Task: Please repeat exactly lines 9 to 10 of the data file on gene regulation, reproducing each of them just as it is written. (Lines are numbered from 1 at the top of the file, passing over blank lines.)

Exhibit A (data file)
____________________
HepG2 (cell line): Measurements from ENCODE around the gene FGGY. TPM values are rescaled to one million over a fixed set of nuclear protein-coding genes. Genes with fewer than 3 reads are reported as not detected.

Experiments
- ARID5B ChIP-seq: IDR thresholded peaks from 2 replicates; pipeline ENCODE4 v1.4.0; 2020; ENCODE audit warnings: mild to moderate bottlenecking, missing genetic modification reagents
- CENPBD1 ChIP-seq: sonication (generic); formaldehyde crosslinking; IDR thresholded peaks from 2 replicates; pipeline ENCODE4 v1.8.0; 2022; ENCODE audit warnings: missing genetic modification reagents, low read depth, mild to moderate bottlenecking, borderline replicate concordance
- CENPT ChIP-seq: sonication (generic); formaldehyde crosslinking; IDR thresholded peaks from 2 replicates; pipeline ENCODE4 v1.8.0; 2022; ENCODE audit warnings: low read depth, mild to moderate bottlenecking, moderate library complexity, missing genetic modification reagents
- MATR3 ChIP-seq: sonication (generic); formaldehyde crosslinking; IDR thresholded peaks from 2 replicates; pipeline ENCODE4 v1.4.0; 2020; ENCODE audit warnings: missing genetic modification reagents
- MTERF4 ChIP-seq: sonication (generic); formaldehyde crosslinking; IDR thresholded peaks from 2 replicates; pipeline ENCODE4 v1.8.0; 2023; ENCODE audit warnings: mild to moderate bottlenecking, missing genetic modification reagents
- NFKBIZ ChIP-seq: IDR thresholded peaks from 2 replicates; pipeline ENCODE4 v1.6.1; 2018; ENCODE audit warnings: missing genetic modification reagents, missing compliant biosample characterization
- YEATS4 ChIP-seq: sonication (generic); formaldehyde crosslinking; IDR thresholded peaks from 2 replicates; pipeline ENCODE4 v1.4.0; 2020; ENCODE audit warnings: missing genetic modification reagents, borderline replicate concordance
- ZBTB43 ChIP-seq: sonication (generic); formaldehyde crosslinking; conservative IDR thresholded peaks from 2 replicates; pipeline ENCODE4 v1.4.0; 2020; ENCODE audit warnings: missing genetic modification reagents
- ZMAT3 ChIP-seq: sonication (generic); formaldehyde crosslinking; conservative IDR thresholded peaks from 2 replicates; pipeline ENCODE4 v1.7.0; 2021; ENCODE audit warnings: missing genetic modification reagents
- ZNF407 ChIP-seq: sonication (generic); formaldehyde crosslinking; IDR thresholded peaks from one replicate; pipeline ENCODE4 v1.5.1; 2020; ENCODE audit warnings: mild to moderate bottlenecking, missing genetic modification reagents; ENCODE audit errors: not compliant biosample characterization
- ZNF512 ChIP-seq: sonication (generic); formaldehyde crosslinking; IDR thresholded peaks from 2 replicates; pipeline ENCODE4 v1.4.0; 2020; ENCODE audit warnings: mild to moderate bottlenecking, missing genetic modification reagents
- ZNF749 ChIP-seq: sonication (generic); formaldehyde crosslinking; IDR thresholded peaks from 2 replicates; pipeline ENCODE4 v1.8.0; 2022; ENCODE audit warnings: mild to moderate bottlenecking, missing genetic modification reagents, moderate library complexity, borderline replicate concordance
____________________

- YEATS4 ChIP-seq: sonication (generic); formaldehyde crosslinking; IDR thresholded peaks from 2 replicates; pipeline ENCODE4 v1.4.0; 2020; ENCODE audit warnings: missing genetic modification reagents, borderline replicate concordance
- ZBTB43 ChIP-seq: sonication (generic); formaldehyde crosslinking; conservative IDR thresholded peaks from 2 replicates; pipeline ENCODE4 v1.4.0; 2020; ENCODE audit warnings: missing genetic modification reagents